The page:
School communities stunned by shooting in Pennsauken

PENNSAUKEN — The tragedy that happened Sept. 30 here when a father killed two of his sons and wounded a third shocked neighbors and friends and has authorities wondering why it happened.

Neighbors on Royal Avenue, a quiet middle class neighborhood, heard gunshots and screams coming from 4434 Royal. One neighbor could see the house was on fire. A young man was seen running out of the burning house, it was reported.

Police officers, who responded to a call of gunshots, saw Alfred Moton Sr., 54, in the rear of the burning house holding a .22-caliber handgun and a lighter with a can of gasoline nearby. Neighbors reportedly heard the officers shout to him to put the gun down but, instead, he went toward them and they shot and killed him.

Moton had killed Alfred Jr., 18, a 2010 graduate of Camden Catholic High School, Cherry Hill, and a freshman at Rowan University, Glassboro, and his youngest son, Stephen, 12, a student at St. Stephen School in Pennsauken. Charles, 16, a junior at Camden Catholic, was seriously wounded and is in critical condition at Cooper University Hospital, Camden.

Leonor Moton, 48, the mother was at work at the time. Her elderly father was rescued from the home.

Thomas Kiely, principal at Camden Catholic, said the incident “was awful for the family and the community. It is a tremendous tragedy.”

On Friday morning, the day after the killings, Msgr. Andrew Martin at Camden Catholic told the students of the shooting as he led the morning prayer.

According to Kiely, the students were asked to offer prayers to God for the souls of the departed and to support the family.

To help the students cope with this catastrophe, grief counselors were in the school to talk to those who needed comfort.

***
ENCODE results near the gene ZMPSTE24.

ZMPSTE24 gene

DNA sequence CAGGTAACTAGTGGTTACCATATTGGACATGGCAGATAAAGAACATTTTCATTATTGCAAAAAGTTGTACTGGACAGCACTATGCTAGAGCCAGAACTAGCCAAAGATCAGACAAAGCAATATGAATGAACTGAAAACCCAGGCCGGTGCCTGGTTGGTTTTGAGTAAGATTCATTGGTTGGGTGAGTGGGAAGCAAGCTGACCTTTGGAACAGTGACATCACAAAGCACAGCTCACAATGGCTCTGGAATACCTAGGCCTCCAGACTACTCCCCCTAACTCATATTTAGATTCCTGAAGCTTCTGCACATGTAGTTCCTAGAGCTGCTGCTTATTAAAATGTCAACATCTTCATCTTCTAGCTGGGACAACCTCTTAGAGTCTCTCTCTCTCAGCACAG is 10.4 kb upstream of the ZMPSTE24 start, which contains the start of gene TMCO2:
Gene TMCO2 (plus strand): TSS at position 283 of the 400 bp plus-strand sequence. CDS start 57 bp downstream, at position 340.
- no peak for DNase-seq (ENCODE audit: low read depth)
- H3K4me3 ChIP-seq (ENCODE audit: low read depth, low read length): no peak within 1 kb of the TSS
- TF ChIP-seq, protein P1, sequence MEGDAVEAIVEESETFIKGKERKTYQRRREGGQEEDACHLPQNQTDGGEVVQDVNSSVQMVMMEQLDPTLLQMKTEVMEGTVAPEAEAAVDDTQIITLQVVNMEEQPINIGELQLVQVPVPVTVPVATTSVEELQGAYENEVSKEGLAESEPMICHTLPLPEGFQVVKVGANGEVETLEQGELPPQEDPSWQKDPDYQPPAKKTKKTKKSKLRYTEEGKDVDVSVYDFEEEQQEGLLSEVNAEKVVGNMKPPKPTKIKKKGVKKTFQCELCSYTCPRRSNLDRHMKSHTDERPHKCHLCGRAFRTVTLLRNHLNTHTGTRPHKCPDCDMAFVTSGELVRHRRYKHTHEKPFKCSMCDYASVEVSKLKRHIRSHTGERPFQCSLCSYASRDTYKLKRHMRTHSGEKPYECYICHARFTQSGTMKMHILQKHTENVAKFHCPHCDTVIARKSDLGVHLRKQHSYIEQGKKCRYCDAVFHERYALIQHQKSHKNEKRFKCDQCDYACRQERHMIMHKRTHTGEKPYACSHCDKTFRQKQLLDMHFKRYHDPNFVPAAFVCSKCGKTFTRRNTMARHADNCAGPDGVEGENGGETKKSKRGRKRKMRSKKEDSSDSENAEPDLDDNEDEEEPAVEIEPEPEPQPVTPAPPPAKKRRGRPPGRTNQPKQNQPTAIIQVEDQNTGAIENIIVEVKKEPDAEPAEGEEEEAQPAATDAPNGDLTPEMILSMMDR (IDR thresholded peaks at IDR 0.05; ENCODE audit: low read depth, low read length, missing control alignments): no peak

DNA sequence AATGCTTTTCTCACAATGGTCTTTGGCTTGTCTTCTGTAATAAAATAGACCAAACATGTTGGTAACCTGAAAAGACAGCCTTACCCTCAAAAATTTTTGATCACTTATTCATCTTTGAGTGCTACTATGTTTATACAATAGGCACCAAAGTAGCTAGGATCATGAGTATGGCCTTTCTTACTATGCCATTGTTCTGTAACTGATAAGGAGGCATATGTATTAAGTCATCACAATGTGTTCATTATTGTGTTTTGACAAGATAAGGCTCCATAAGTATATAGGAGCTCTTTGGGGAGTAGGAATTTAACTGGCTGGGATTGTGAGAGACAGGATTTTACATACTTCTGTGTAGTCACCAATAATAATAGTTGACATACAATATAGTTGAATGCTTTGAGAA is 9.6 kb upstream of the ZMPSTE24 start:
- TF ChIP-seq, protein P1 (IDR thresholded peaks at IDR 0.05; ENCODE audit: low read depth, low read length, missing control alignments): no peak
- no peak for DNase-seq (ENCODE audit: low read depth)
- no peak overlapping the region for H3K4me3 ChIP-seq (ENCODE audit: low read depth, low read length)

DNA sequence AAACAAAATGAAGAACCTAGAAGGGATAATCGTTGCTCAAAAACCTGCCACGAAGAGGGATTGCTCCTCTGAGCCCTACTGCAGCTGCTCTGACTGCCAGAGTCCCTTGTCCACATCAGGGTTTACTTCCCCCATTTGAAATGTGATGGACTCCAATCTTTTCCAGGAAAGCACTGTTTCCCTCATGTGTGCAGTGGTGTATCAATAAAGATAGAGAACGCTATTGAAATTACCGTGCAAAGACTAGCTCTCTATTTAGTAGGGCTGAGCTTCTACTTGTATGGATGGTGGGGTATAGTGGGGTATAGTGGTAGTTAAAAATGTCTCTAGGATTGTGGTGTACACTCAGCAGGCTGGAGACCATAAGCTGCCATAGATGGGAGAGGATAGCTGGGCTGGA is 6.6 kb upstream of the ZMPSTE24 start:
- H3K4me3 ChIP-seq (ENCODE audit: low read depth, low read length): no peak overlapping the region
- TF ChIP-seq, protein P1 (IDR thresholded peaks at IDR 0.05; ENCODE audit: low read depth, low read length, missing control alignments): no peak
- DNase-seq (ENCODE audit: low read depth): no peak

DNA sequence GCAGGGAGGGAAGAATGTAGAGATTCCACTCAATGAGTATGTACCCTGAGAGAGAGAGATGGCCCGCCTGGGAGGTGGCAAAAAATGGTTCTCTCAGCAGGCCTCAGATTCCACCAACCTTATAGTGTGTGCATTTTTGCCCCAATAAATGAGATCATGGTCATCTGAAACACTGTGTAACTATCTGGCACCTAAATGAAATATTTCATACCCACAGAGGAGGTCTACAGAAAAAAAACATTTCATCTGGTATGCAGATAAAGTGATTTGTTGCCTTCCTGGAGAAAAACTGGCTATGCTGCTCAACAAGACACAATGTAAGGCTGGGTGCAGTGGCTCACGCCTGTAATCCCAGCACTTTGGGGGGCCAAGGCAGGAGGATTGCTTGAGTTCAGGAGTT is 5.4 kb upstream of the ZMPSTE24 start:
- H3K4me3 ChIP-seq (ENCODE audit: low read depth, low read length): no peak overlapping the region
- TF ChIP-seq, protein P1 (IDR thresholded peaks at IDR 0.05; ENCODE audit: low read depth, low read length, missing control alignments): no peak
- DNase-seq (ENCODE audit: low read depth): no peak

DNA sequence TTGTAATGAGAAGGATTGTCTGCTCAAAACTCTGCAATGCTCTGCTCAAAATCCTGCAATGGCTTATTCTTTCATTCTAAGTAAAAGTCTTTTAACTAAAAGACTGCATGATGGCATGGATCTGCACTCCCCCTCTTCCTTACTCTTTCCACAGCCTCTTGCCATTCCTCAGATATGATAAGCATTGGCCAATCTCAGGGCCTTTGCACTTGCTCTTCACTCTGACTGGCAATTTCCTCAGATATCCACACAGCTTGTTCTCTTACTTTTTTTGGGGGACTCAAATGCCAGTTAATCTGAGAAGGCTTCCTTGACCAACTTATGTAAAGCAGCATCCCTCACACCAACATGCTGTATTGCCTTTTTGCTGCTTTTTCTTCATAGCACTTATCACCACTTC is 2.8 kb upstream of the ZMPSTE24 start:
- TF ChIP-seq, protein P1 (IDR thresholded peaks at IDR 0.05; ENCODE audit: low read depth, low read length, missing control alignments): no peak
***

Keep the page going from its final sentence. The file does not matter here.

“We had our own counselors,” said Kiely, “along with those from Gloucester Catholic, Bishop Eustace, and Catholic Charities. The students, for the most part, were sad over the event but there were those who were more upset than others. Especially those who were friends. They were stunned.”

“The student body was shocked,” said Patricia Higgins, principal at St. Stephen’s School.

The students met with grief counselors from Catholic Charities and with the Traumatic Loss Coalition of Camden County which is sponsored by the University of Medicine and Dentistry of New Jersey.

“It’s geared primarily for young people,” said Higgins. “The students exchanged fond memories of Stephen and created letters addressed to him to tell him how much they cared for him and that he would be missed.”

Authorities are in a quandary as to why Moton had gone on his killing rampage and why he targeted his children. A spokesman for the Camden County Prosecutor’s Office said they would have to wait to interview Charles to discover why the tragedy had occurred.

The three sons had been shot while in the house but two of them fled and collapsed in the street where they died.

The three brothers sang in the choir at Our Lady of Fatima/Our Lady of Mount Carmel Church in South Camden. Their mother Leonor, a native of Puerto Rico, was a member of the parish while growing up in South Camden.

The Motons moved to the Pennsauken house 10 years ago.

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